Bristol in top spot as ‘small city of the future’
Bristol has been named Europe’s best small “city of the future”.
Each year the influential business publication FDI Magazine ranks the major population centres against one another in terms of commerce, economies and standards of living. And its European Cities and Regions of the Future report has named Bristol as the continent’s best small city, beating rivals including Zurich, Antwerp, Lyon and Manchester.
The magazine provides information on foreign direct investment – giving its readers pointers on the best places to put their capital in order to make more money. Its survey rates Bristol particularly highly in terms of business friendliness and the strength of its economy.
The researchers said that the city’s high concentration of hi-tech and digital firms has helped to make it one of the most important commercial centres in Europe.
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Bristol has already been given the label of “silicon gorge” in recognition of the high number of high-tech companies operating in and around the area.
Other qualities that set Bristol apart include its excellent quality of life, says the independent panel of researchers.
The city was 16th overall out of all European cities and in the top ten for a number of other categories. It claimed the top spot as European small city of the future, third in the rankings for business friendliness and third in the table for its foreign investment strategy.
The city came seventh in the list when it comes to the overall standard of living – but tellingly missed out on a top ten placing among small cities for the quality of its infrastructure.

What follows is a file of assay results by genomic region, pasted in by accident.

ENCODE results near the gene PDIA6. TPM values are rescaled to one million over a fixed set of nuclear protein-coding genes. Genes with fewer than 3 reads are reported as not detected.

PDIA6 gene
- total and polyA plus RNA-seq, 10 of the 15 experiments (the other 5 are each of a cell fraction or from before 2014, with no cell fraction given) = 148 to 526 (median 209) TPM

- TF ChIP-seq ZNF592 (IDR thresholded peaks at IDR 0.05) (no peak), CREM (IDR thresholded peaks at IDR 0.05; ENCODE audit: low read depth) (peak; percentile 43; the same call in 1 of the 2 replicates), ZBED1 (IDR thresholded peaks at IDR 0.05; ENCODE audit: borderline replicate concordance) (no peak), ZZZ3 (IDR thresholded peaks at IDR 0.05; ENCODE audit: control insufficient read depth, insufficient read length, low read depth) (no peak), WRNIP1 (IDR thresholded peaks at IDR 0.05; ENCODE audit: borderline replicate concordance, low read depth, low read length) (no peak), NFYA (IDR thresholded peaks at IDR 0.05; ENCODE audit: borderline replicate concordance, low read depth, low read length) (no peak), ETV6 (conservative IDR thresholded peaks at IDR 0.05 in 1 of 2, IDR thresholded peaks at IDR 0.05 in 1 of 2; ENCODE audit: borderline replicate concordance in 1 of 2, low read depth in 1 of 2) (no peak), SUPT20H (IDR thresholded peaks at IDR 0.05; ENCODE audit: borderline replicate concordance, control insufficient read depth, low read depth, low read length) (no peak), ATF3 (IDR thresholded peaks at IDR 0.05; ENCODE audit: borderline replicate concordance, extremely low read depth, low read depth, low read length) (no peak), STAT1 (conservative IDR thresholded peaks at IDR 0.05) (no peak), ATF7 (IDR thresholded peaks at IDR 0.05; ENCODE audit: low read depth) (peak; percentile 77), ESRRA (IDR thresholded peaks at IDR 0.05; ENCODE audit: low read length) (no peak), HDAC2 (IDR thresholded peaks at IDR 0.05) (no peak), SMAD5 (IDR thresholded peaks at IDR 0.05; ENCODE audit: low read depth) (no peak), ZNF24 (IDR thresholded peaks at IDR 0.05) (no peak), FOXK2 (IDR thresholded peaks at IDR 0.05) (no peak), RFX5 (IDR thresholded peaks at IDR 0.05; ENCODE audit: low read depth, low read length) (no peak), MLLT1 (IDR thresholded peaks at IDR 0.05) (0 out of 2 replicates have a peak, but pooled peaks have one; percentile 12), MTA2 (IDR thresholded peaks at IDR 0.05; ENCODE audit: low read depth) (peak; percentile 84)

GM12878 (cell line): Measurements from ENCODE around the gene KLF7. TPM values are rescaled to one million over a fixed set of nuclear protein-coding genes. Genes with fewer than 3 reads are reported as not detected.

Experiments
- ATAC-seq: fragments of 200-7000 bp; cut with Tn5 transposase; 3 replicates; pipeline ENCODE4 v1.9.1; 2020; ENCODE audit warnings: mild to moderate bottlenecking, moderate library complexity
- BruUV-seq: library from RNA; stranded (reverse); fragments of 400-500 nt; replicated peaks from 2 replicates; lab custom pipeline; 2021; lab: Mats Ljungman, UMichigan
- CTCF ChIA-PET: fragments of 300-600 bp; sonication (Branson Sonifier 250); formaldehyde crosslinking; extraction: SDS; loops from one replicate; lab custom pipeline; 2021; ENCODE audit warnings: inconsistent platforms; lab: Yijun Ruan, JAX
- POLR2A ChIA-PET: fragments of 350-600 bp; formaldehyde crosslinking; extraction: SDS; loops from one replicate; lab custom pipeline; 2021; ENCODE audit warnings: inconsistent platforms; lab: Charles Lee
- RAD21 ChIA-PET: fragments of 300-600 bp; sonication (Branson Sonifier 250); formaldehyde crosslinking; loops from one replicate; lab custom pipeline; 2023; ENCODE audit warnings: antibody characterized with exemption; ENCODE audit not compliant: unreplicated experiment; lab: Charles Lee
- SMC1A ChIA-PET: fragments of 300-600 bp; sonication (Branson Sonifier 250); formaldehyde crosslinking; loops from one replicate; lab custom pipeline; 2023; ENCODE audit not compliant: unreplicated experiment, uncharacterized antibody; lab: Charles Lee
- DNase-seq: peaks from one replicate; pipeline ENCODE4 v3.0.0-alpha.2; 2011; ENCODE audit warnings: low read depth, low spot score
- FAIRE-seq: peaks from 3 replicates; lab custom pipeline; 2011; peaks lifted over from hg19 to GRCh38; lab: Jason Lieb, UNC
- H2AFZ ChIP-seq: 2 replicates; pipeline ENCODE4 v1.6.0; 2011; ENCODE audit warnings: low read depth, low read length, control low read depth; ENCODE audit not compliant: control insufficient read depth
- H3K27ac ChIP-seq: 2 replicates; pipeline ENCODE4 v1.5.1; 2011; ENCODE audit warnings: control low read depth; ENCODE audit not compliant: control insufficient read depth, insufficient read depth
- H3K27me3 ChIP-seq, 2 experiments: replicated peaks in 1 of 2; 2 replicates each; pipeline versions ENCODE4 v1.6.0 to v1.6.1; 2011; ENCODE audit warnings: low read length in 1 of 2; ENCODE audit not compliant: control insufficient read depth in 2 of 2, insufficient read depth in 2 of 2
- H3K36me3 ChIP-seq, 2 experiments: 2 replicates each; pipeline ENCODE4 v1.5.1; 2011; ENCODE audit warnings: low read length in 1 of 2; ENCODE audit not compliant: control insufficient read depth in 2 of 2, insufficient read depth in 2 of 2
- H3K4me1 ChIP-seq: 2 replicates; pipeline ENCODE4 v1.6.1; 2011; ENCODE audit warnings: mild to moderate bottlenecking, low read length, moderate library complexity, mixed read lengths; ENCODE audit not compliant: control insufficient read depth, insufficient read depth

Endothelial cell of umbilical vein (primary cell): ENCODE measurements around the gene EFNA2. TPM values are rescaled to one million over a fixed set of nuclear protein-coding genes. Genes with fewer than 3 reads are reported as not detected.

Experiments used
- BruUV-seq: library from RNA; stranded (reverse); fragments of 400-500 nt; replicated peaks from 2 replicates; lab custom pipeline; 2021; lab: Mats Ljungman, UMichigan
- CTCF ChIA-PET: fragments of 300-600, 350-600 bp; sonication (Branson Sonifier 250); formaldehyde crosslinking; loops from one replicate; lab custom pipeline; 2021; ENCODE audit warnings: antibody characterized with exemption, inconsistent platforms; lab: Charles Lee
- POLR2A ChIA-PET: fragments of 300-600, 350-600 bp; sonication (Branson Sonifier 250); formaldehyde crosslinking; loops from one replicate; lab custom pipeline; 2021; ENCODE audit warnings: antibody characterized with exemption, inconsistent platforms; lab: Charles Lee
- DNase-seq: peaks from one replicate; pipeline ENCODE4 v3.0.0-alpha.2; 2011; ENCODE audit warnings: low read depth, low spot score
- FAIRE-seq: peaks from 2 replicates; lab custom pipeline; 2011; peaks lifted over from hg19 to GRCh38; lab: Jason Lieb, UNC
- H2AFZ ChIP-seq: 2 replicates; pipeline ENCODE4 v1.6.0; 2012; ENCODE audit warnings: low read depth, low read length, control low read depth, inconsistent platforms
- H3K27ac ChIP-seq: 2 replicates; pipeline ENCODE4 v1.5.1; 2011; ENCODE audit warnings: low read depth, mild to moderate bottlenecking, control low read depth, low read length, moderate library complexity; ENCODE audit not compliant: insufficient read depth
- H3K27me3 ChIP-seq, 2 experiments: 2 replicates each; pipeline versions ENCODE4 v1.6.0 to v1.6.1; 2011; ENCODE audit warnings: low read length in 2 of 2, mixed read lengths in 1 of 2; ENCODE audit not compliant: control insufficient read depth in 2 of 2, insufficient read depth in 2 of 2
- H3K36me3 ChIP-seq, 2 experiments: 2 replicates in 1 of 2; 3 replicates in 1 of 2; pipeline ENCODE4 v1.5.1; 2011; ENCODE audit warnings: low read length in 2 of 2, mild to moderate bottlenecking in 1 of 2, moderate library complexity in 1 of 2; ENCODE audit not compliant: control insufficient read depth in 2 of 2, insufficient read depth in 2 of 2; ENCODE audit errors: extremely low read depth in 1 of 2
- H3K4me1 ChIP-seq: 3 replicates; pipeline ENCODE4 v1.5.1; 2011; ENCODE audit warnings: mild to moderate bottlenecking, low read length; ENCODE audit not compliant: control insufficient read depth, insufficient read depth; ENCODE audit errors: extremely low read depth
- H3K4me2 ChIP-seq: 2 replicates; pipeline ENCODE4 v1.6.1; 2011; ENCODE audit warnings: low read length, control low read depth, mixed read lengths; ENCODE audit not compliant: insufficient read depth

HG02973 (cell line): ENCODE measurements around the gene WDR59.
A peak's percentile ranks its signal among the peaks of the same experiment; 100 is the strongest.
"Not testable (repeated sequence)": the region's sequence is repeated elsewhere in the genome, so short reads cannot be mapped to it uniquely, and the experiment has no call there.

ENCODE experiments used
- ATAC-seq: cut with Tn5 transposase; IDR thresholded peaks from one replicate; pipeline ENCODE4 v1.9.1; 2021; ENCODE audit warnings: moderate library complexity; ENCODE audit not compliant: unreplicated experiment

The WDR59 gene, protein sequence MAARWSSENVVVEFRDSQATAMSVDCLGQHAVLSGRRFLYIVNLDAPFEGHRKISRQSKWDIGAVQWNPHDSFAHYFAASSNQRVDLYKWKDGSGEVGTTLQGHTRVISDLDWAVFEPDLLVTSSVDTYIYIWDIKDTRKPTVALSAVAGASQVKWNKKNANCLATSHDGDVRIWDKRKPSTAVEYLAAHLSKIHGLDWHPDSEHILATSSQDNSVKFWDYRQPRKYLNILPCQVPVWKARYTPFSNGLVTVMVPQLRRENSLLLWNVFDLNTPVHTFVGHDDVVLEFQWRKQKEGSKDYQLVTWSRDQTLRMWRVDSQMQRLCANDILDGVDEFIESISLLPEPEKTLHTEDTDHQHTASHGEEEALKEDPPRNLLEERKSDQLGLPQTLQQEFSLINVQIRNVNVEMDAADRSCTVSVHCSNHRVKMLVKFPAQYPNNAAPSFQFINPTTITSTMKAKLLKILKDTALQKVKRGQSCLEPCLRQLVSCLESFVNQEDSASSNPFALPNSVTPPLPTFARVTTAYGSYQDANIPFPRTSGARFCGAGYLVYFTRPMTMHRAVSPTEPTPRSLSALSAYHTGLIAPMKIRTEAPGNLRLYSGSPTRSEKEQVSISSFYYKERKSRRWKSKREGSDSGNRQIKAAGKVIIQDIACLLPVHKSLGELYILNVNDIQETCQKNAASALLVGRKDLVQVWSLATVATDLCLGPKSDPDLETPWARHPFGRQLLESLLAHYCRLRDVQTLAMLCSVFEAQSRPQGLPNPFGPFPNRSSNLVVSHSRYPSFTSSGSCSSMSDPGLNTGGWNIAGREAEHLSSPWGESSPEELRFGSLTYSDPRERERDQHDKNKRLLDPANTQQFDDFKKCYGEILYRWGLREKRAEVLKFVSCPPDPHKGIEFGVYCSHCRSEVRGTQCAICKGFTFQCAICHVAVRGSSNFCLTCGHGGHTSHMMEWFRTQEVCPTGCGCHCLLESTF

City council leader Barbara Janke said: “This is excellent news that Bristol has received this independent award for its attractiveness to international investment. It reinforces why firms such as Danish offshore and marine engineering firm LIC Energy have chosen to open a new UK office in Bristol in recent months.
“We pride ourselves on being a business-friendly city and we are determined to create the right conditions for new investors to locate here and create jobs. This is why the council is working side by side with the Local Enterprise Partnership, creating opportunities for thousands of jobs at Temple Quarter Enterprise Zone and throughout the West of England area.”
West of England Local Enterprise Partnership chairman Colin Skellett said: “We are very clear that Bristol and the West of England area has the skills and sector expertise to attract investment on the international stage. These awards are ringing endorsement of these strengths and will help us market ourselves to prospective investors. Sites such as the Temple Quarter Enterprise Zone present first-class opportunities for a range of international businesses, particularly in the creative sector, and will help spearhead growth in the whole region.”
Nigel Hutchings, the regional affairs director for Business West, formerly the Bristol Chamber of Commerce, said: “They are telling us what we already know but it is still nice to get this pat on the back. There are plenty of great things about Bristol but we should not forget that there are issues that still need to be addressed in terms of accessibility and connectivity. We have got a great airport and a new science park which will eventually lead to the creation of 5,000 new jobs.
“We have all the ingredients that go to make up a great city and it is great to have this kind of recognition. It is nice when somebody tells you from the outside what you already know.”
Federation of Small Businesses Bristol branch chairman Guy Kingston said: “When you look at most studies on the best place to do business they put Bristol at the top of the shortlist of locations.
“However, what this city needs is a council which keeps working with businesses and doesn’t introduce silly policies such as a workplace parking levy. It is vital that Bristol stays competitive rather than introducing measures that will drive businesses away.”